My father’s cousin called the other day. His father, my great-uncle, passed away at 92. He and his wife lived out in the country, where he still drove out to the casino, still worked out daily, and always carried his sidearm in case of pest problems. Hank was a World War II veteran. He fought in the first wave in Germany.
There are only a few of them left. My grandpa Hank and my grandpa Herbert were also from that era, but they got out before the United States went up against the Axis powers in Europe. I admire them. The Axis powers were looking to take over the whole world under communism, and the Allied powers stood against their conquest. The United States and its allies did end up defeating the axis and freeing the remaining Jewish people from the concentration camps.
My co-worker, who is 81, mentioned how James Hard, one of the last civil war veterans, passed away in Rochester, New York in 1953; when my co-worker was a boy. Many of your confederate leaders are having their statues torn down these days by angry mobs who want them wiped from history, but the American Civil War was also fought over states rights. The northern union states were united under a uniform government, but the southern confederates wanted to govern themselves. And so President Lincoln’s forces won the war, united the country as one, and freed the slaves. Recently, Robert E Lee’s statue was torn down in Virginia. The problem is, Lee was a brilliant general and patriot for his state, and he fought to defend it. We don’t see the full story behind these people from long ago.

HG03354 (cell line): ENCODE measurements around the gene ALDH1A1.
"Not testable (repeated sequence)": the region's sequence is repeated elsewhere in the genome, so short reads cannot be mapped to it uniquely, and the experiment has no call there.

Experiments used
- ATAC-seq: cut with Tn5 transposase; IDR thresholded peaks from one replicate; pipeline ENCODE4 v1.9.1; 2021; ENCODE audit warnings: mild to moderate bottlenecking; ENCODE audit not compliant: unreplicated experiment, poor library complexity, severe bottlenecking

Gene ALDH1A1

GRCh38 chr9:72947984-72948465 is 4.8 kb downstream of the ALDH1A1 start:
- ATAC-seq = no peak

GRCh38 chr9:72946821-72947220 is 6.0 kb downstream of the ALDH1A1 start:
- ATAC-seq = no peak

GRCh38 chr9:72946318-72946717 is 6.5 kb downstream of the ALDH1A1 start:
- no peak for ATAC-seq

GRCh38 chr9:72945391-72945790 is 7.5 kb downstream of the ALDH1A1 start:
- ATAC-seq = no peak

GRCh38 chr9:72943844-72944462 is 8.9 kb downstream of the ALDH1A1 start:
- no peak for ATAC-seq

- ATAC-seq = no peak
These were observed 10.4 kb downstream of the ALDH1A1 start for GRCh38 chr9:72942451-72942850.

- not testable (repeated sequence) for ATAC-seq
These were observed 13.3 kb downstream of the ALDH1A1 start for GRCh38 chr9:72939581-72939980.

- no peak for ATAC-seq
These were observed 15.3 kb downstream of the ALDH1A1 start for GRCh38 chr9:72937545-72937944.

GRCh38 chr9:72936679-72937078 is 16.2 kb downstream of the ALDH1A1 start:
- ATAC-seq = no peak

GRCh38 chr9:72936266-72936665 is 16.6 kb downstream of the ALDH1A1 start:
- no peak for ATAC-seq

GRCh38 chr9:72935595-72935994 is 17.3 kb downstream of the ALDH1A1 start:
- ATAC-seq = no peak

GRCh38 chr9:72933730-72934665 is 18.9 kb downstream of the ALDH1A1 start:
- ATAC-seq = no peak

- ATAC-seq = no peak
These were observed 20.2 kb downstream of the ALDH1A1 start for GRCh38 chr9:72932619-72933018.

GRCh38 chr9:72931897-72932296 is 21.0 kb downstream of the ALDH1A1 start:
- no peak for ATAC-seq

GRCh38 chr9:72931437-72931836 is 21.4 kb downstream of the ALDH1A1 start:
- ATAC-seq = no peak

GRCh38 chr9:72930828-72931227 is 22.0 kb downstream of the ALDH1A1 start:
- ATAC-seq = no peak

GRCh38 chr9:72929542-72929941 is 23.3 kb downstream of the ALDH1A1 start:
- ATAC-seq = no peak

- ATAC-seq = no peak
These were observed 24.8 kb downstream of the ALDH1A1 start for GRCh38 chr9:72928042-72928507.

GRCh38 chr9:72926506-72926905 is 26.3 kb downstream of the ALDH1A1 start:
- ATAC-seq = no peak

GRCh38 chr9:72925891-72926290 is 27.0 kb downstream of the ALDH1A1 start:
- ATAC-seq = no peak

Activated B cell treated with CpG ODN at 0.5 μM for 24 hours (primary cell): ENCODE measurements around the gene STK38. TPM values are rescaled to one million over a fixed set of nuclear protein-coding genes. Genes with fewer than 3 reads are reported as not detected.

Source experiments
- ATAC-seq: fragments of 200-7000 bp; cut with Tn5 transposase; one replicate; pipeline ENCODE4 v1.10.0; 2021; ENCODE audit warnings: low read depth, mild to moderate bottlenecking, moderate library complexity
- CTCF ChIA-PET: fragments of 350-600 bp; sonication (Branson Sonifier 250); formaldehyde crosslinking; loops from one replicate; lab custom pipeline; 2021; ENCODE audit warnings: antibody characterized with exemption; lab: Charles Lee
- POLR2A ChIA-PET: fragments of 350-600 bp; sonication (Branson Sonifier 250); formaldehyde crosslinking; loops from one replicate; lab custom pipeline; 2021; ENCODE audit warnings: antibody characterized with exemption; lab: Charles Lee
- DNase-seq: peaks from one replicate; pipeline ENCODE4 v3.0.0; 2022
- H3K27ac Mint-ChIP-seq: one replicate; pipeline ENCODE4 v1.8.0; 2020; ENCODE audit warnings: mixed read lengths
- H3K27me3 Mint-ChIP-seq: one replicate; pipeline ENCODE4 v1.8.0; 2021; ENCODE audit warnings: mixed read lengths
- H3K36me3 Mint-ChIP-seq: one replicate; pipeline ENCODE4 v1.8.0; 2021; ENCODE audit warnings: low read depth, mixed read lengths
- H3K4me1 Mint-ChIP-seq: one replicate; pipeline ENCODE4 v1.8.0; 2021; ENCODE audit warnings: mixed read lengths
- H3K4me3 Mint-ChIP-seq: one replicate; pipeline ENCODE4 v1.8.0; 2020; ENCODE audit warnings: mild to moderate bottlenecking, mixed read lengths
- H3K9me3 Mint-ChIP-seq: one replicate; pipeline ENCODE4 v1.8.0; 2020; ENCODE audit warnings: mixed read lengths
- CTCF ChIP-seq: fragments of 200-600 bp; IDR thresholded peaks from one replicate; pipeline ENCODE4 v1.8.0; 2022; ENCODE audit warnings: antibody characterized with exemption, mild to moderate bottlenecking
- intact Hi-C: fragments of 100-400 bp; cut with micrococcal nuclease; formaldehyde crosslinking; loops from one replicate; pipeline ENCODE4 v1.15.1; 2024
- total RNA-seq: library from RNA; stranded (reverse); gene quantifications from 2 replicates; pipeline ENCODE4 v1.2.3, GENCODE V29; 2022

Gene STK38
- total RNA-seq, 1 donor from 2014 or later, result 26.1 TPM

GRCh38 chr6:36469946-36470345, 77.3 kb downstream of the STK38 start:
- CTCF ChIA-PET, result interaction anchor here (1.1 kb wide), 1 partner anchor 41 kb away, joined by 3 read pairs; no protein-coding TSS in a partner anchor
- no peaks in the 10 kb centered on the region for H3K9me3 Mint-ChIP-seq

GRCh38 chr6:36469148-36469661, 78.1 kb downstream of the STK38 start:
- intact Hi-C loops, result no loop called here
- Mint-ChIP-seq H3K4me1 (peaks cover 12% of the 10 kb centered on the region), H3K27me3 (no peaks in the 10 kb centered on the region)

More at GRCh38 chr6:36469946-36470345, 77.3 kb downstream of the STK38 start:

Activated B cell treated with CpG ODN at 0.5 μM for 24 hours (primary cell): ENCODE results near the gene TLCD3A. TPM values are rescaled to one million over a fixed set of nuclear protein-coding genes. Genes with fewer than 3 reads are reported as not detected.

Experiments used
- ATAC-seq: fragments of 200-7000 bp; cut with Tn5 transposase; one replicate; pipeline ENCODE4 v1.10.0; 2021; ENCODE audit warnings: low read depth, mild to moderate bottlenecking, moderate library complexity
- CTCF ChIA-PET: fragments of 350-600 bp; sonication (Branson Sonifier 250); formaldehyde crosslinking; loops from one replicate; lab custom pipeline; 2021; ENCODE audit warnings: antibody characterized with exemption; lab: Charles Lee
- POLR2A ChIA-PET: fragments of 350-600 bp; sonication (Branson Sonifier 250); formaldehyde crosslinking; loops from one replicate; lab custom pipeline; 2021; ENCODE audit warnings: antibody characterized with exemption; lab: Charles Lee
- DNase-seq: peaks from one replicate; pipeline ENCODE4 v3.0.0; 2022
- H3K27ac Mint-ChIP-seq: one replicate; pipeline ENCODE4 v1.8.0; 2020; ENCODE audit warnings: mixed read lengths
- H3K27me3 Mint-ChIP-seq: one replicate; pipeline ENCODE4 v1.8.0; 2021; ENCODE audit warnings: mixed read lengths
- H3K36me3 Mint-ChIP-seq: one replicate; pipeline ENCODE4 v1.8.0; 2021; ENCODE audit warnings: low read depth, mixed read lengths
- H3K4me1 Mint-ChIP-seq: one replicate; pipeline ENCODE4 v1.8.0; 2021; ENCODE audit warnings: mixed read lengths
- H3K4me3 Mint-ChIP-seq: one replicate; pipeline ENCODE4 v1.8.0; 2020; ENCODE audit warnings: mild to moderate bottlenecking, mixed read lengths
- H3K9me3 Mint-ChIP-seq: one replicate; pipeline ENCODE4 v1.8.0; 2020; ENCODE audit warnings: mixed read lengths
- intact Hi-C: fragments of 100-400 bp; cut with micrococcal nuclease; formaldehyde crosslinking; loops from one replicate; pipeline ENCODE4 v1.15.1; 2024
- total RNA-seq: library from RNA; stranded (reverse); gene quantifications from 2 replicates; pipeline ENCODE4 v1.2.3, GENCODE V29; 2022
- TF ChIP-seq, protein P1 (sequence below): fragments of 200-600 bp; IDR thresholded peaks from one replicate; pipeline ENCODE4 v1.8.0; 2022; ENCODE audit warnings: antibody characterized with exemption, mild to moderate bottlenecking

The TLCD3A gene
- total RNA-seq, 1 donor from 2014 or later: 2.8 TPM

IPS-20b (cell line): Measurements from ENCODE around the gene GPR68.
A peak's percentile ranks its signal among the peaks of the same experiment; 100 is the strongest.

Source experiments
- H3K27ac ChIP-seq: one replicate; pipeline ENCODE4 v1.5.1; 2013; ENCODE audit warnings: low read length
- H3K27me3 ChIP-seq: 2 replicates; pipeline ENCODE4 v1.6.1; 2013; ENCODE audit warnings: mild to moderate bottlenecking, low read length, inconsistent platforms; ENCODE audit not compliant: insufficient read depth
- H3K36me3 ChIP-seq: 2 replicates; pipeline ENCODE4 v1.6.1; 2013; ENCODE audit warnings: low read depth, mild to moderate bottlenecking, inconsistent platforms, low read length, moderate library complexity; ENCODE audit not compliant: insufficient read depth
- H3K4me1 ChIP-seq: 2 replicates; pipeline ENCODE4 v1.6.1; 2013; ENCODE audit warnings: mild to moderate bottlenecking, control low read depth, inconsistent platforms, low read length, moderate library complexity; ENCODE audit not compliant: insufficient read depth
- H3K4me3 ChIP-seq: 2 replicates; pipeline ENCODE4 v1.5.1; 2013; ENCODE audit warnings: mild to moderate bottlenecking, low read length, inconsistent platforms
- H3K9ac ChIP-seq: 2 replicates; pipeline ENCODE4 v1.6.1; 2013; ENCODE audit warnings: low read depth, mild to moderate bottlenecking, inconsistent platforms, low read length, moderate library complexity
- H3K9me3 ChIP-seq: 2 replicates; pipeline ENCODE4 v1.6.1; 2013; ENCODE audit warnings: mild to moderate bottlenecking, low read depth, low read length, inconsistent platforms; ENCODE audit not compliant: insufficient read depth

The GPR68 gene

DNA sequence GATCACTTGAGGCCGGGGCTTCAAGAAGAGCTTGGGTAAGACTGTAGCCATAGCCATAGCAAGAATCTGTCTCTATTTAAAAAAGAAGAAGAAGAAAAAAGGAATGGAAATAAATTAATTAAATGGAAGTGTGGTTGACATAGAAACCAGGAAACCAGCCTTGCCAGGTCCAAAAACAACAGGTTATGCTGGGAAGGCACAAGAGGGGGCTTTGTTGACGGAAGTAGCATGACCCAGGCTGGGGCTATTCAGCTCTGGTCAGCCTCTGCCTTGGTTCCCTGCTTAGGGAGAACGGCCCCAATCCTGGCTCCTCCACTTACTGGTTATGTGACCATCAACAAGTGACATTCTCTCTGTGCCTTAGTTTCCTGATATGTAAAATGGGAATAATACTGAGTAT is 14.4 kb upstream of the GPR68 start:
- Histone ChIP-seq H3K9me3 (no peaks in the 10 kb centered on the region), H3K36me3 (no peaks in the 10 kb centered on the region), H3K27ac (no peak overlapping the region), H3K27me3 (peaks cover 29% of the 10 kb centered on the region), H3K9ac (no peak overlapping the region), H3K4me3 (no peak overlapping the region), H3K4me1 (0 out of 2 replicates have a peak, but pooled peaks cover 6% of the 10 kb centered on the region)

The Civil War and WWII are the two major eras people remember from history class, with significant accomplishments, and while one generation is completely gone, save for a few immortals, the latter is on its way out…
Every week, Sam makes it to church. He is also a World War II veteran, and one of the last ones I know of. I used to enjoy listening to his stories with the battleship Missouri and the Japanese surrender. We praise these veterans for defending our freedom, but unfortunately, there are fewer and fewer veterans from this era. Sam is 95 and doesn’t say much anymore, but he used to tell me how he cherishes today for he isn’t promised tomorrow.
As of January 2018, Sam is still here.
As of February 2019, Sam is still here.
I was in a class in college when we wrote letters to WWII and Korean War Veterans who were coming back from a trip with Honor Flight. I think most of that group ranged in age from their late 80s to late 90s, all with various extents of mobility. I enjoyed watching the honor flight video because it allowed these veterans to share their stories, but I grew up with that. We are losing hundreds of them by the day, and over the next few years, the rest will pass away. The video logs will be all we have left to look at. For now, I praise the time each of us has left on this earth.
– James –